Solar Power Is Now Truly Portable with HeLi-on Charger

With normal use, most smartphones can last for about a day without access to an external power source. This fact is behind the increasing popularity of backup batteries, which allow you to carry around days’ worth of charge in your bag. But batteries of a truly pocketable size, the type you will always have with you, tend to offer nothing more than an emergency boost. One Danish startup, named Infinity PV, wants to change that. The company’s new HeLi-on device can store power, but also capture energy from the sun.

The idea is not new, but the technology certainly is. Wrapped around an internal battery — which has the capacity to restore most phones to full charge — is a film-like array of solar cells. When the sun is shining, it can be deployed much like a blind, unrolling into a flat sheet that is a couple of feet long. This is not your average solar panel; the carbon-based polymer or “organic” cells are made by Infinity PV, and are sandwiched between two layers of flexible foil. On a clear day, the HeLi-on (pronounced similarly to “helium”) can generate around 3 watts, which is enough to charge a phone in about two to three hours. Likewise, you can refill the HeLi-on’s internal battery this way.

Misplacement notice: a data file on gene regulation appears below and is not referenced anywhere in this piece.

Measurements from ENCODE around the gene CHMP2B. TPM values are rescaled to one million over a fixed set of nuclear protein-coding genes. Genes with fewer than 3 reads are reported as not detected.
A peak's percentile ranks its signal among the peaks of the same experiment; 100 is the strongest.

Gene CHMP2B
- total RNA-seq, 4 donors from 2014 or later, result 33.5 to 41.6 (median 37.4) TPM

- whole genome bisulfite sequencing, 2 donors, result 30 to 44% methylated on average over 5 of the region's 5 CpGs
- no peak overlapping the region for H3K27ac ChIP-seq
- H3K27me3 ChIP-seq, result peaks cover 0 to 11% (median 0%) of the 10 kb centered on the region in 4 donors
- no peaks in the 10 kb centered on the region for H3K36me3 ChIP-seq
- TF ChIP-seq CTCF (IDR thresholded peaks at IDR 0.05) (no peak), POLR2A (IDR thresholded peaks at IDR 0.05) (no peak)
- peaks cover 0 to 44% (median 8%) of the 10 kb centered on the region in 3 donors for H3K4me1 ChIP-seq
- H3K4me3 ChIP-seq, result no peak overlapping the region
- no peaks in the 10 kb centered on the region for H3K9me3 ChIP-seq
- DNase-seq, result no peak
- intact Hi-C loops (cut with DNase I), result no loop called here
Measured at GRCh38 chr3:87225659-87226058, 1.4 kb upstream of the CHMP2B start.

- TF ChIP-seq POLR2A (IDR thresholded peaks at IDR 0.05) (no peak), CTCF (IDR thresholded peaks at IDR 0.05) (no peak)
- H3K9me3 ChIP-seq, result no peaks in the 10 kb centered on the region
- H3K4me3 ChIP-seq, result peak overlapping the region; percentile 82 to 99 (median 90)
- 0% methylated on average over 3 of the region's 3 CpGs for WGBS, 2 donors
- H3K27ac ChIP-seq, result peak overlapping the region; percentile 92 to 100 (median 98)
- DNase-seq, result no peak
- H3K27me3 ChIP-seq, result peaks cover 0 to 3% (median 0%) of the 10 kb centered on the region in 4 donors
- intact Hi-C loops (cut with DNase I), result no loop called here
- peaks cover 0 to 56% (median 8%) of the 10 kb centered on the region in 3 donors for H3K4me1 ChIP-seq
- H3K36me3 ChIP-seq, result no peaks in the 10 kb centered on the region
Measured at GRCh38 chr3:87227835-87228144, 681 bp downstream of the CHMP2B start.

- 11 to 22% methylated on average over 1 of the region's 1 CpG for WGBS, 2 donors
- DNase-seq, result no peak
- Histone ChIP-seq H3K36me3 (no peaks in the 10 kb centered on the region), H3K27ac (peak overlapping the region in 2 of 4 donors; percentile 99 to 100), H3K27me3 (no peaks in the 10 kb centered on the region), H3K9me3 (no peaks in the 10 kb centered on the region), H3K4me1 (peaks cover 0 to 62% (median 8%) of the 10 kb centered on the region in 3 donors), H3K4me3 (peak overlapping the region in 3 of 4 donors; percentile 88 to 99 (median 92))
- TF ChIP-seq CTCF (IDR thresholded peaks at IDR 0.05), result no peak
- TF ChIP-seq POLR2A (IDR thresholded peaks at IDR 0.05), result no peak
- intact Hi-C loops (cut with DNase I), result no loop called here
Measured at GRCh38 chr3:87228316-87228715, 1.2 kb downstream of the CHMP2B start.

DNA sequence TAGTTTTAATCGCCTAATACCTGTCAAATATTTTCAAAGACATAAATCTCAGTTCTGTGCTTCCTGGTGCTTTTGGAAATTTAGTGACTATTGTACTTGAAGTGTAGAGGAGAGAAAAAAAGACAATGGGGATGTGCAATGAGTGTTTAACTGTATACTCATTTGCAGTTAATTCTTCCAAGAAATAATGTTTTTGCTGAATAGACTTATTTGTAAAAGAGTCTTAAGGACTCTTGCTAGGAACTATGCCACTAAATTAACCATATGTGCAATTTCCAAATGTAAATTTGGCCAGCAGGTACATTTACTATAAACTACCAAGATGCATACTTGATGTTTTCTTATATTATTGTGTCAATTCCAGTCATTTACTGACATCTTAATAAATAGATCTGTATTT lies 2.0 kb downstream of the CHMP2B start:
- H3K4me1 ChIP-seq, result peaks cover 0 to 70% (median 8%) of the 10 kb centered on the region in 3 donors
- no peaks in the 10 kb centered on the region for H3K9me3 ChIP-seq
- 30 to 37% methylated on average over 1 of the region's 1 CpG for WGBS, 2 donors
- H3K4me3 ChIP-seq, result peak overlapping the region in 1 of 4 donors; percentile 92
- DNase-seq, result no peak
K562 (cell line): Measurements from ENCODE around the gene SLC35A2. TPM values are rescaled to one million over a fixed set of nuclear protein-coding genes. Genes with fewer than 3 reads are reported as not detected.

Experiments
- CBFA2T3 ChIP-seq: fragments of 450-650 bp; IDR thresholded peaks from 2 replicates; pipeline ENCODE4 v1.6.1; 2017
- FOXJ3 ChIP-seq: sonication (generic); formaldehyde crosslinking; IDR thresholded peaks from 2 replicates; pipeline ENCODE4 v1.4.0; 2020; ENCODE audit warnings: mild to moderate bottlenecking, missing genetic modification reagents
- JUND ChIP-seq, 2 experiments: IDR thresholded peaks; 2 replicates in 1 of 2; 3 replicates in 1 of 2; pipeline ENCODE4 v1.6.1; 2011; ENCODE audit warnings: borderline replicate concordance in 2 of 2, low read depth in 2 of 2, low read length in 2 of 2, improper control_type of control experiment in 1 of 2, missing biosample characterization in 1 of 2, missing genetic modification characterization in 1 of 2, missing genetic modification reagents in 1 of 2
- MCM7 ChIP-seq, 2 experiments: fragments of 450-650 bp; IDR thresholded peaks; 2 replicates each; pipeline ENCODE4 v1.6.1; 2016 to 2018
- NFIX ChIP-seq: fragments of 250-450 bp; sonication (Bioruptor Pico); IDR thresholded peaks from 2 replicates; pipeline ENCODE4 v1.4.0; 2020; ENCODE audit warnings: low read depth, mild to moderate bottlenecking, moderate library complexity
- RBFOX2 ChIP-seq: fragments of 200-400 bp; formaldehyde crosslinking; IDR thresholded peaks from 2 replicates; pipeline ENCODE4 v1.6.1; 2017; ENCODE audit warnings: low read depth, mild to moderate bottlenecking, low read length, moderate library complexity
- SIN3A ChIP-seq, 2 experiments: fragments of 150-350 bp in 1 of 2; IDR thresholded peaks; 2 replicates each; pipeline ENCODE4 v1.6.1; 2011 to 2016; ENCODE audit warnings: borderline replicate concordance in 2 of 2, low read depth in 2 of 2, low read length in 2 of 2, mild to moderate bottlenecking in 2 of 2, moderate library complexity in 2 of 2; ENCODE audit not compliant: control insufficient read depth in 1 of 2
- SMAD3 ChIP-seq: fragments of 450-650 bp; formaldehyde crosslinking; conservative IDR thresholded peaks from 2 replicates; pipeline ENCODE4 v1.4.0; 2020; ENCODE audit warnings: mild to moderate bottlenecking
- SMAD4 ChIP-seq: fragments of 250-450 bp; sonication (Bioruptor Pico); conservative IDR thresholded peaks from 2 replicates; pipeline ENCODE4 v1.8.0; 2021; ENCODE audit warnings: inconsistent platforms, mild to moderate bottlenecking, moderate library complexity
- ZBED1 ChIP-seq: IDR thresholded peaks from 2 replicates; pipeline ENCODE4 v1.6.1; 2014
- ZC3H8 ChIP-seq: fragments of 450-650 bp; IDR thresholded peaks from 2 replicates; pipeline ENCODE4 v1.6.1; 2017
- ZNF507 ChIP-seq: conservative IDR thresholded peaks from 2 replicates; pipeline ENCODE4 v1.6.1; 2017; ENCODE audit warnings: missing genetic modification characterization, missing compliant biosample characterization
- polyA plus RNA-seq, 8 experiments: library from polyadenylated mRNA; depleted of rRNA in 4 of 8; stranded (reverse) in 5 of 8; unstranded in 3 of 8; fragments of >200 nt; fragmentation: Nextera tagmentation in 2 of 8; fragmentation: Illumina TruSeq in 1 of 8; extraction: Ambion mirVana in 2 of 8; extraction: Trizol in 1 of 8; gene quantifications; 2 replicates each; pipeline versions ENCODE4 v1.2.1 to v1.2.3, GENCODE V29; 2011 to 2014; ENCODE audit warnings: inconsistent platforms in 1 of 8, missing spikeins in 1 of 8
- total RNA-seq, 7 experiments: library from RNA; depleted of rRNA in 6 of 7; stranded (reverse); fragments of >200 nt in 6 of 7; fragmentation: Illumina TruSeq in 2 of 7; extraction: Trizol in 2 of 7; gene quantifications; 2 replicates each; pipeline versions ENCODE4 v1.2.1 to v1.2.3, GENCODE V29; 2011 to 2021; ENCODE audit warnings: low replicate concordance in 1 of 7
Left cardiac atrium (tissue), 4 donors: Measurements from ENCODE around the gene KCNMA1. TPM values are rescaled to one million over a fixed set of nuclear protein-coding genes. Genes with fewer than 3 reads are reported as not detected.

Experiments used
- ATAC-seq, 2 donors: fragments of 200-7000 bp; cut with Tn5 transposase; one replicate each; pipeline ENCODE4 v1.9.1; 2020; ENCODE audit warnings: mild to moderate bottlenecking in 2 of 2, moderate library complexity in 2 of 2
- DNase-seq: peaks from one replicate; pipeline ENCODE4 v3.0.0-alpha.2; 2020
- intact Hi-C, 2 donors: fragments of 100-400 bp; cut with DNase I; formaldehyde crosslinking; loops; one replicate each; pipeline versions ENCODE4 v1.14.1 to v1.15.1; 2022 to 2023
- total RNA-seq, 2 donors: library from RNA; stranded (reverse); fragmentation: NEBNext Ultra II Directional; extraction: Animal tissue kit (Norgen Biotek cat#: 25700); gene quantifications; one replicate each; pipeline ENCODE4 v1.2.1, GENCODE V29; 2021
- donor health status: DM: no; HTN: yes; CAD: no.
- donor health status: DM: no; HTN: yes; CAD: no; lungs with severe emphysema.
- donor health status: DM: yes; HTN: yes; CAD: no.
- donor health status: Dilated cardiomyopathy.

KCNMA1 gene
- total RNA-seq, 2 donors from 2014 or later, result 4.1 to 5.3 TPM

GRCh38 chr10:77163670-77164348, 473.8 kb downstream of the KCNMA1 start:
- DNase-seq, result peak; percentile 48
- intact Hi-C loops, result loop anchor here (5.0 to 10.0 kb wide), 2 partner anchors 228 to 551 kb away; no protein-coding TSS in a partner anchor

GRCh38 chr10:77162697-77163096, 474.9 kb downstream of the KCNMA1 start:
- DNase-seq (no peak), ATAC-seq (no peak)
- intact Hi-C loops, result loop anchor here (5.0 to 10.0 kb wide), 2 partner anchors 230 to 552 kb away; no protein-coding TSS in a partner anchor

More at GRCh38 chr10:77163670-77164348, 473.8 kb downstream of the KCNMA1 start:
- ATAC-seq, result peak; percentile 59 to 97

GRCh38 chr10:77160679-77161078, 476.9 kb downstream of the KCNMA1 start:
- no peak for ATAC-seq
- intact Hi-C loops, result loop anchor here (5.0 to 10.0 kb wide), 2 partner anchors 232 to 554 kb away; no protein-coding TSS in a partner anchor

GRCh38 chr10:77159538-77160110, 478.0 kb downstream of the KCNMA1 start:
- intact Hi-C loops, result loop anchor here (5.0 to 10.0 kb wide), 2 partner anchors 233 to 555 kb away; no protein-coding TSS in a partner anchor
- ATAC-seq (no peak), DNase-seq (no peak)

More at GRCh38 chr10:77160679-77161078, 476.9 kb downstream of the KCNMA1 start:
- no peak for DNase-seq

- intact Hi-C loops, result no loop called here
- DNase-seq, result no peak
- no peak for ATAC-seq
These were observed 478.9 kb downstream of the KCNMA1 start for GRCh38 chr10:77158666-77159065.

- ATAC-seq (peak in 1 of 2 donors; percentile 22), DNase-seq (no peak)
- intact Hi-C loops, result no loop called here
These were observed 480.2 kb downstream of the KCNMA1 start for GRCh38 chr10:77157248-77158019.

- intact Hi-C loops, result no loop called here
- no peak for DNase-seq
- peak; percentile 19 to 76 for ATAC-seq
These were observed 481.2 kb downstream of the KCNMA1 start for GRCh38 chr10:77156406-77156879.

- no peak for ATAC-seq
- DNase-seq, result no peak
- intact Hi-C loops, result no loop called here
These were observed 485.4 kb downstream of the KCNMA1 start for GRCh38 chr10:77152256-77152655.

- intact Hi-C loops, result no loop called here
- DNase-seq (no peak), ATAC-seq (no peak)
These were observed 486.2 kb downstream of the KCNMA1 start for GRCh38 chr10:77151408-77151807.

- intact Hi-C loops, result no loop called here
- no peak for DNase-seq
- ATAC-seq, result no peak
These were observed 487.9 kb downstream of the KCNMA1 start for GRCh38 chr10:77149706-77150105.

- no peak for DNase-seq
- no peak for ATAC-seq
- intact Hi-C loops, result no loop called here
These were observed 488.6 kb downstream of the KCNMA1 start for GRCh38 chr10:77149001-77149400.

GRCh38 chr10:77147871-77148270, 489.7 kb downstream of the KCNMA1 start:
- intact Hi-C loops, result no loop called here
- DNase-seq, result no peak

Solar Power Is Now Truly Portable with HeLi-on Charger

You retract the solar sheet with a simple winding handle on the end of the tubular HeLi-on, at which point the device measures just 11.3 x 3.6 x 2.8 centimeters. It weighs 105 grams, and can output power to pretty much any USB device.

Solar Power Is Now Truly Portable with HeLi-on Charger

The HeLi-on is currently on Kickstarter, seeking DKK500,000 of funding (approx. $71,953) for production. At the time of writing, backers have pledged half of that total. The pre-order price for the solar charger is DKK590 ($85), which is relatively expensive against the cost of comparable batteries, but very good value when you consider it offers unlimited free power.

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Meet Mark Myerson

Mark is best known for writing about apps, but he also loves the tactile, hardware side of technology. Being a professional photographer, he's pretty handy with a camera, and he's a self-confessed tweetaholic.


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